2012 has started well for us. Our first job has been a beauty. A really interesting task. A Queenslander asked us to find information supporting family folklore that his ancestors had lobbed at
as early as 1842. And we’re pleased to report that the folklore has become fact, for we were able to trace the people he was looking for and validate our research with photos of their burial places. Tasmania
It’s interesting how many Tasmanian pioneers’ births, deaths and marriages are not on the Pioneer Index and this was the case in this instance. Fortunately, however, this gentleman’s predecessors had done a few things worthy of mention in early Tasmanian papers, and from there, with a bit of effort mind you, we were able to trace them to two specific areas –
and Colebrook districts. So, with our camera, we went to Jericho first. Jericho
For those of you who don’t know
Jericho, now days it is a beautiful peaceful spot that time forgot, but, in fact, after being settled.in1816, it became a key stop-over for coaches on their way from to Launceston. It is one of Hobart ’s oldest settlements and was originally known as Jericho Plains. No prizes for deducing where the name came from. Yes, you are absolutely right, it came from the Bible. History has it that right back in the early 1800’s, when food was pretty scarce in Australia , parties of Royal Marines were sent out in search of game such as emu and kangaroo. It is said that during these expeditions, a well-educated Marine Private named Hugh Germain, with the Bible in his pack, started giving places religious and Middle Eastern names. Hence, in an area not too far from Hobart Town Hobart Town, we have Jericho, Jerusalem (now Colebrook), Bagdad, Lake Tiberius, and of course, the Jordan River.
Even today, excellent examples of colonial sandstone architecture are to be seen in the
area; culverts, bridges and walls for instance, that date back to the early 1930’s. Jericho St. James Church of England dominates the tiny town. It was first built in 1838 and served the community well until, 50 years later, cracks appeared in the building and it was decided to build a new church on the same site. In 1888, the new and present church was consecrated. We had our lunch in the shade of the 1838 church’s remaining derelict wall.
Jericho was home to the Probation Station of 1840, which was built to house the 200 convicts who constructed the to Launceston road and the Commandant’s Cottage (1842). The Probation Station has all but disappeared, although the site which contains some of its sandstone walls is there to seen and, we are pleased to report, is well protected now. The Commandant’s Cottage still stands. Hobart
We really enjoyed our visit to
Jericho and of course, the sense of achievement we experienced when, with painstaking patience, we pieced together the badly smashed headstone that belonged to our client’s ancestors. Jericho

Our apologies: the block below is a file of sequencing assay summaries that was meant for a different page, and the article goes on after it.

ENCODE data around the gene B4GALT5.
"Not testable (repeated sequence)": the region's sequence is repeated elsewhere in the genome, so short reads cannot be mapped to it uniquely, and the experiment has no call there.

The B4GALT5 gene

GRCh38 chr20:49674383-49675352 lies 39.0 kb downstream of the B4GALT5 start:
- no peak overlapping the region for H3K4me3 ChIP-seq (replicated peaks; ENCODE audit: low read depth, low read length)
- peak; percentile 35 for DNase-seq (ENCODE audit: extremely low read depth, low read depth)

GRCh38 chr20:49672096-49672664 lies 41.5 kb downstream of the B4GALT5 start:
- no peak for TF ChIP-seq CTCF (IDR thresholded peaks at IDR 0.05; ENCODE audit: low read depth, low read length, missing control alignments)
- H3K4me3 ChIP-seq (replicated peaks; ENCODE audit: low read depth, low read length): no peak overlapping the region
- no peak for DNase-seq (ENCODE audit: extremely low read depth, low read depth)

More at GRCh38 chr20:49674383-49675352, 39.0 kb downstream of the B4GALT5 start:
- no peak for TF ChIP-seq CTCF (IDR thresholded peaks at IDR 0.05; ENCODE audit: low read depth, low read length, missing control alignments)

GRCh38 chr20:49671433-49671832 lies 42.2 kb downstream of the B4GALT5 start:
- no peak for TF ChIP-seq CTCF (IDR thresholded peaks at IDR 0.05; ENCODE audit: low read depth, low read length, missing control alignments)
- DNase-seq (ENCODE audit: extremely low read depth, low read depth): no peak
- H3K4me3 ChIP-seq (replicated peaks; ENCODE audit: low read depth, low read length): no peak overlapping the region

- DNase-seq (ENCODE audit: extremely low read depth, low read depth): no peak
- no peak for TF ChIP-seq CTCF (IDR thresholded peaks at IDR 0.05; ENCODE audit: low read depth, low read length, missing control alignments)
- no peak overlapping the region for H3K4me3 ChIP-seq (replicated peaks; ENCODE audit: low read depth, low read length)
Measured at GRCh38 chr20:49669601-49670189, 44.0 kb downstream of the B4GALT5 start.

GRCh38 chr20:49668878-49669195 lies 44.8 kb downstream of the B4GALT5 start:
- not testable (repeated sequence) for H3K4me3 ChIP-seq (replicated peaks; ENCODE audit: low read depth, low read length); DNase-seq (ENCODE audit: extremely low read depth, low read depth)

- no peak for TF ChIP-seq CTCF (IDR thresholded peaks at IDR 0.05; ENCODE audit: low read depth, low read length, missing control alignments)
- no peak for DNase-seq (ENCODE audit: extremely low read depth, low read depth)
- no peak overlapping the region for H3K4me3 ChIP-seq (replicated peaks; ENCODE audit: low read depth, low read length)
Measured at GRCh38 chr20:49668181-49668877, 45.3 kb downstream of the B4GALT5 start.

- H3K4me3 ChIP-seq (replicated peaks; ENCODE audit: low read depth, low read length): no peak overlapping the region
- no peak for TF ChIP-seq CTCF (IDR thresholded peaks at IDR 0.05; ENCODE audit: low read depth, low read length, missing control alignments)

Next day, we tootled off to Colebrook, once known as
Jerusalem, on behalf of our client, looking for other ancestors he hoped to find. And, once again he did. It was the same old story, people who came here very early in the island’s settlement and stayed, yet for some reason their births, deaths and marriages don’t appear on the Pioneer Index. Queensland
, Colebrook is an historic settlement. It was first called Jerusalem Plains, as we previously explained, thanks to Private Germain, but by 1834 it was called Colebrook Dale and in 1894 the name Colebrook was officially gazetted. Jericho
was used as a convict probation and hiring station. Convicts stationed there built a sandstone courthouse and gaol which still stands today and they worked in the coalmines and quarries in the area. The probation and hiring station ceased to operate in 1848. Jerusalem
Anyway, we were surely blessed with good fortune on this visit for not only did we find a once again crumbling headstone (not a jigsaw puzzle effort this time) that marked the resting place of our client’s ancestors, but we gained access to the church even though we hadn’t taken the time to prearrange it. An oversight on our part at Jericho and Colebrook, for normally when planning a tour, one of the first things we do if we know the church involved in the baptism, death or marriage, is to find the person able to admit us to the church and organize to be admitted. This time, however, fools that we are, I guess neither of us saw the need. Well, like they say in the classics, we won’t make that mistake again. At any rate, getting into St. Patrick’s was a real bonus for us and believe me, we felt privileged.
Sadly, the town was almost completely destroyed by 1967 bushfires but it has since been rebuilt. People told us that many buildings were lost, in fact we were told that one side of the road was all but wiped out while the other side lost buildings randomly – one here and one there. It was hard for us to imagine this terrible time as we poked around in the cemeteries of both St. Patrick’s and St. James’s, almost, it seemed, in a place whose serenity had been undisturbed for centuries.
Today, Colebrook is a lovely rural community that still contains a number of buildings listed on the register of the National Estate and like
, it’s well worth a visit. Jericho